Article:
Karen and Nate came to visit. Nate was worried, on edge a bit, but soon, with no real sense of my comfort, hopped into bed with me and started watching TV. "You're not dying, are you?" When he saw my puck, he asked, "Is your blood brown?"was very sweet and comforting.

Karen, who was as wonderful as I would expect, had put in a lot of hours the night before and came back as soon as Joey got off to work. She took Nate for pizza in the cafeteria, and it was only a matter of time before I was released, leaving my nemesis behind the veil cursing and screaming at his lazy, good for nothing wife who couldn't do anything right. At least that was his take on her; I was glad to leave.

I slept on the couch last night, finding my down to the floor and bathroom. It's truly amazing that I had back surgery two days ago, and have already improved dramatically, enough that I'm sitting at the kitchen writing this. No pain, all gain.

Wednesday, August 10, 2011

A Leader For Our Troubled Time

As I watched the market crumble this past week, and our political leaders range from idiotically crazy (GOTeaParty) to impotently weak and purposeless (Obama and Dems), I realized that I'd also seen, with my own two eyes, a leader who we need, a leader who is willing to lead and isn't afraid to do so.

He's smart, capable of things his peers could never dream of, and he revels in his intelligence. When his homeland is threatened, he summons up great strength in its defense, though is filled with contrition when confronted with the fact that he may have crossed a line between protection and aggression.

This is a leader who understands his own, who realizes what they need to succeed and isn't afraid to fight for those beliefs. For those incapable of helping themselves, he's there for them, not in words but in deeds. His goals are achieved by the means suited for the particular situation: kindness, cleverness and, when necessary, a literal thump in the head. But it's all for the greater good and he knows it.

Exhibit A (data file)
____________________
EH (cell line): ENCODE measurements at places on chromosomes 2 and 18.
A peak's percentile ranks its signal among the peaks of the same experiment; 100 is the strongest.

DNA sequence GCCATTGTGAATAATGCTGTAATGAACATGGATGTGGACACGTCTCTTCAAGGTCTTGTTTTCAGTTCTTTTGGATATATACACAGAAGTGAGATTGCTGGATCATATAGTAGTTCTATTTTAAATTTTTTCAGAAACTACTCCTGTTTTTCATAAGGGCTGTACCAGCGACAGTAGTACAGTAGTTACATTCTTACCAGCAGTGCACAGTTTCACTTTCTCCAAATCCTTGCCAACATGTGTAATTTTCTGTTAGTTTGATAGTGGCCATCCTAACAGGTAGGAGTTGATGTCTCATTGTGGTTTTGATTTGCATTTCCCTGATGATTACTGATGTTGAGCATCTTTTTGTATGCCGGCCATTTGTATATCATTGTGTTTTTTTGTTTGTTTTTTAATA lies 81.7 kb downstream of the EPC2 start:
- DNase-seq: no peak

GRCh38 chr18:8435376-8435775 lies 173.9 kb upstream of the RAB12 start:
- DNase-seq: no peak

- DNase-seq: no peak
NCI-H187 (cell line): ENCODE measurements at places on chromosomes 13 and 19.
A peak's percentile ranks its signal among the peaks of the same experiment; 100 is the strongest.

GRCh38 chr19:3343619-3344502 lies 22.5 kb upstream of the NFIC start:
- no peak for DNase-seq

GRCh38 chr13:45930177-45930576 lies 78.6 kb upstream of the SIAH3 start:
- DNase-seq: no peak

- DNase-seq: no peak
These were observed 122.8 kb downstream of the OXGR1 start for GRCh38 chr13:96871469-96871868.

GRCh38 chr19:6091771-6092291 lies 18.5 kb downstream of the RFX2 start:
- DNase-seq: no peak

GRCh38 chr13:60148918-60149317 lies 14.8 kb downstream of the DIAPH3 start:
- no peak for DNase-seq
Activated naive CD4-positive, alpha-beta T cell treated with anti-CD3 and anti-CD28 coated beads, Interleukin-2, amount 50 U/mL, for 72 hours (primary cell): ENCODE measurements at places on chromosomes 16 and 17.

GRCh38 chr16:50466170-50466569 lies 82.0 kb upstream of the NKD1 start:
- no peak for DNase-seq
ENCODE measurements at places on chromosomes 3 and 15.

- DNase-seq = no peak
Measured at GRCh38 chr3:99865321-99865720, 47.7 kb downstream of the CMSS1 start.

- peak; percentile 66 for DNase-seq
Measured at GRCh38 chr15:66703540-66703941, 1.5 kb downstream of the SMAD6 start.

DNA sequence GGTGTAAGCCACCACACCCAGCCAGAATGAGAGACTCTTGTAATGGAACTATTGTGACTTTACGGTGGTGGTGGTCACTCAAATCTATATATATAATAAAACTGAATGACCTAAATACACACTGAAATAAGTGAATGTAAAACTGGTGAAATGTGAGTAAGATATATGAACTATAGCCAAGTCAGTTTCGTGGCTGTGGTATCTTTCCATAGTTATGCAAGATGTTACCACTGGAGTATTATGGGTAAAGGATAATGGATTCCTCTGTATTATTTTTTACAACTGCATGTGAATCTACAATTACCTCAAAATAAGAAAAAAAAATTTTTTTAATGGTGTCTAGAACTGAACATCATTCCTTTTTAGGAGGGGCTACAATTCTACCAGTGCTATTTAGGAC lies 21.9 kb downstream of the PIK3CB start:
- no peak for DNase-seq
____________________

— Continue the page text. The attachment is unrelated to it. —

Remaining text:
Even when he has nearly reached the mountaintop, has almost reached his goal, he doesn't gloat and wreak violent revenge on his defeated foes. Even among his enemies, he sees there are friends, good people who can be reached. Never, never does he rule out interaction with an entire class of people because of the mistakes of the few, even the vicious few who have mercilessly tortured his compatriots. That takes strength of character.

This is that leader:

Caesar: In Your Heart, You Know He's Right.

Wednesday, August 3, 2011

Havin' a MRI ol' time

Six years ago I went through a series of MRIs. I was experiencing a lot of back pain, something I was used to after nearly two decades standing in the trading pits of the Chicago Board Options’ Exchange. What I wasn’t used to was the weird tingling and soreness in my extremities, something that troubled me, and my doctor, who suspected multiple sclerosis. So I went in for an MRI.

The first one was acceptably uncomfortable. Sliding into the chamber, I was given a mirror to see outside. I could also peek out on my own to see the ceiling. I’m not claustrophobic, and it was a reasonably short test. What I wasn’t prepared for was the loud clanging of the magnets, a sci-fi metallic banging that changed its rhythm when a different scan began. It was disconcerting, to say the least. The test was inconclusive and I was scheduled for another, a bit lower than the first brain scan. It was spinal time.

Number two seemed easy, until I was shoved in to the gaping maw of the machine and found I couldn’t see anything, nothing but the glowing white innards of that seemed pressed against my face. I freaked and pressed the panic button, signaling to the operators that I needed to get the hell out of there. I was a wreck, but they guilted me into going back in. “Sir, we really don’t want to have to reschedule.” I composed myself and was conveyor belted back inside. There, I occupied my time thinking of baseball, trying to name every Mets’ manager (I forgot about Art Howe).

They ask before the exam whether you have any metal in your eye. Seems like there was a case where someone had an industrial accident of some kind and the powerful magnets contained in the Magnetic Resonance Imaging device tore the metal shards from his or her eyes. I think that was later used in a Saw movie. I realized I had my wedding ring on, which didn’t count as dangerous metal, but I didn’t know that at the time and flung it across the room. It took a while to find it. That test was also without result.